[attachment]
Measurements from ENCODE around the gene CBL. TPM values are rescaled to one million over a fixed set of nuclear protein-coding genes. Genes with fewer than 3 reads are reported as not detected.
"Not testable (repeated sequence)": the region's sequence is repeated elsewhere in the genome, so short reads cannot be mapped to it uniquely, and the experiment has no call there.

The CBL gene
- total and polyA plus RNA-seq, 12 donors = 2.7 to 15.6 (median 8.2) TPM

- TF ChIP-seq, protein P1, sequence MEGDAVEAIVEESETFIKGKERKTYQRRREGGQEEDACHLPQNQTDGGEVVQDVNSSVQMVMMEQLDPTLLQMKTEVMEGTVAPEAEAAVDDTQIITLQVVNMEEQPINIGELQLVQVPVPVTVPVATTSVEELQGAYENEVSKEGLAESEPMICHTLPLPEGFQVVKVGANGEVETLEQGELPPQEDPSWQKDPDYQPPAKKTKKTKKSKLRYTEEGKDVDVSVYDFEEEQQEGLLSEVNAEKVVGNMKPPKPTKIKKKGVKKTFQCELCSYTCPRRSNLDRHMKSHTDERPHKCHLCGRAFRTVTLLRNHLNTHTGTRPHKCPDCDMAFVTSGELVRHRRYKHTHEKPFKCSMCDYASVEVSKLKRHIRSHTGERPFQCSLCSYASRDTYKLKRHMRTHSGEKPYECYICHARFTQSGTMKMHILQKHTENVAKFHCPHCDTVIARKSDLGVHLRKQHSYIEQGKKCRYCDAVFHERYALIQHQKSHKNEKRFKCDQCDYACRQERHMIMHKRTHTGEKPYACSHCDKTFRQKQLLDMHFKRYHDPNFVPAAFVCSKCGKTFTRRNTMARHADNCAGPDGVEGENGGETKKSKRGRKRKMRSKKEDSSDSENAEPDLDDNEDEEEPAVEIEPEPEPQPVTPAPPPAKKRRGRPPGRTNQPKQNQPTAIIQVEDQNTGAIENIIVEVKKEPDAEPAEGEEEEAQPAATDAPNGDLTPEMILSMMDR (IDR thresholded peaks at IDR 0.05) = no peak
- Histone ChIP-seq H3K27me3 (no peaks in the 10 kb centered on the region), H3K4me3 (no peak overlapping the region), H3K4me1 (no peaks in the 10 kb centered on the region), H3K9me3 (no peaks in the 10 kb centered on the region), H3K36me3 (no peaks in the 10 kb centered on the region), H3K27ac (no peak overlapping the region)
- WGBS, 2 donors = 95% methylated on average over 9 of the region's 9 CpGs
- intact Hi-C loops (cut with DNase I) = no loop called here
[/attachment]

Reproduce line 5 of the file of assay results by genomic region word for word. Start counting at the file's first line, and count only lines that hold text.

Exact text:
- TF ChIP-seq, protein P1, sequence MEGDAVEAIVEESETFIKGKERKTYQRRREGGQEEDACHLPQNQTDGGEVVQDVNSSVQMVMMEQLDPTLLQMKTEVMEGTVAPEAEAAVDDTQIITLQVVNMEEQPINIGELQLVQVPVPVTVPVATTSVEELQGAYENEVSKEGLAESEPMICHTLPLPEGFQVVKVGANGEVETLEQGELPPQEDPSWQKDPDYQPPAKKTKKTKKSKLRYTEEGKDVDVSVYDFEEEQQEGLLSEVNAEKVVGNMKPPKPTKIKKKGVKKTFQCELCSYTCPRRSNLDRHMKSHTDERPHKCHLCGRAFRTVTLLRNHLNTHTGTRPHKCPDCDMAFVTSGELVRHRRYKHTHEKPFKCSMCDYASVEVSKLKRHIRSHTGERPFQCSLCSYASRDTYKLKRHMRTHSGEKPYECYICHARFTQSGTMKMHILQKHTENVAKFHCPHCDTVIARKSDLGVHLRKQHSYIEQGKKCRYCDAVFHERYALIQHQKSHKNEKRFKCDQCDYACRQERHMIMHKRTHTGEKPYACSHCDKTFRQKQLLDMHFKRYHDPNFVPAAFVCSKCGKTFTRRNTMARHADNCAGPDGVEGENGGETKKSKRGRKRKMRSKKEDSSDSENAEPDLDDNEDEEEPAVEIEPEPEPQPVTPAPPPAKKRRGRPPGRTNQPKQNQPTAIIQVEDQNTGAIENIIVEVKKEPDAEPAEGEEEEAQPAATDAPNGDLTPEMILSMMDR (IDR thresholded peaks at IDR 0.05) = no peak